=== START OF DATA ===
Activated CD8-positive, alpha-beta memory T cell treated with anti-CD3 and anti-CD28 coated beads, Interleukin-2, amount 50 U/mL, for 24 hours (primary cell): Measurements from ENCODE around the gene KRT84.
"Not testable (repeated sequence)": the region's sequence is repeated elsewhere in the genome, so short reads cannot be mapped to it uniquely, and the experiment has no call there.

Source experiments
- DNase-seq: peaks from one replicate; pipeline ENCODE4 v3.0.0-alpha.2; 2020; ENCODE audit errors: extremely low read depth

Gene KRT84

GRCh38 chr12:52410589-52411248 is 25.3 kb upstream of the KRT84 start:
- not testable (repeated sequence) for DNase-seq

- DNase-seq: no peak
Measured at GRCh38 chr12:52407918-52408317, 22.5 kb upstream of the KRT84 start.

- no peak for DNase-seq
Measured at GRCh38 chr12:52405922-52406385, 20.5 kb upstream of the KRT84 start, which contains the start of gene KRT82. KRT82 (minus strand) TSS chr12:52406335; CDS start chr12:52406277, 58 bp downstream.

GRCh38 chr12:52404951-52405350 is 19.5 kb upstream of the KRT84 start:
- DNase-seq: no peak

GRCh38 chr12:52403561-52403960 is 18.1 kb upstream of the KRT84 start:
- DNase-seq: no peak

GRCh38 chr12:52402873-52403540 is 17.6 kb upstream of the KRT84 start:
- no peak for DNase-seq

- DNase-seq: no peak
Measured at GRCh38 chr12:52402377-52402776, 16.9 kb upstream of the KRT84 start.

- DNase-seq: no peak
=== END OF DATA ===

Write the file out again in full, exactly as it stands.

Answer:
Activated CD8-positive, alpha-beta memory T cell treated with anti-CD3 and anti-CD28 coated beads, Interleukin-2, amount 50 U/mL, for 24 hours (primary cell): Measurements from ENCODE around the gene KRT84.
"Not testable (repeated sequence)": the region's sequence is repeated elsewhere in the genome, so short reads cannot be mapped to it uniquely, and the experiment has no call there.

Source experiments
- DNase-seq: peaks from one replicate; pipeline ENCODE4 v3.0.0-alpha.2; 2020; ENCODE audit errors: extremely low read depth

Gene KRT84

GRCh38 chr12:52410589-52411248 is 25.3 kb upstream of the KRT84 start:
- not testable (repeated sequence) for DNase-seq

- DNase-seq: no peak
Measured at GRCh38 chr12:52407918-52408317, 22.5 kb upstream of the KRT84 start.

- no peak for DNase-seq
Measured at GRCh38 chr12:52405922-52406385, 20.5 kb upstream of the KRT84 start, which contains the start of gene KRT82. KRT82 (minus strand) TSS chr12:52406335; CDS start chr12:52406277, 58 bp downstream.

GRCh38 chr12:52404951-52405350 is 19.5 kb upstream of the KRT84 start:
- DNase-seq: no peak

GRCh38 chr12:52403561-52403960 is 18.1 kb upstream of the KRT84 start:
- DNase-seq: no peak

GRCh38 chr12:52402873-52403540 is 17.6 kb upstream of the KRT84 start:
- no peak for DNase-seq

- DNase-seq: no peak
Measured at GRCh38 chr12:52402377-52402776, 16.9 kb upstream of the KRT84 start.

- DNase-seq: no peak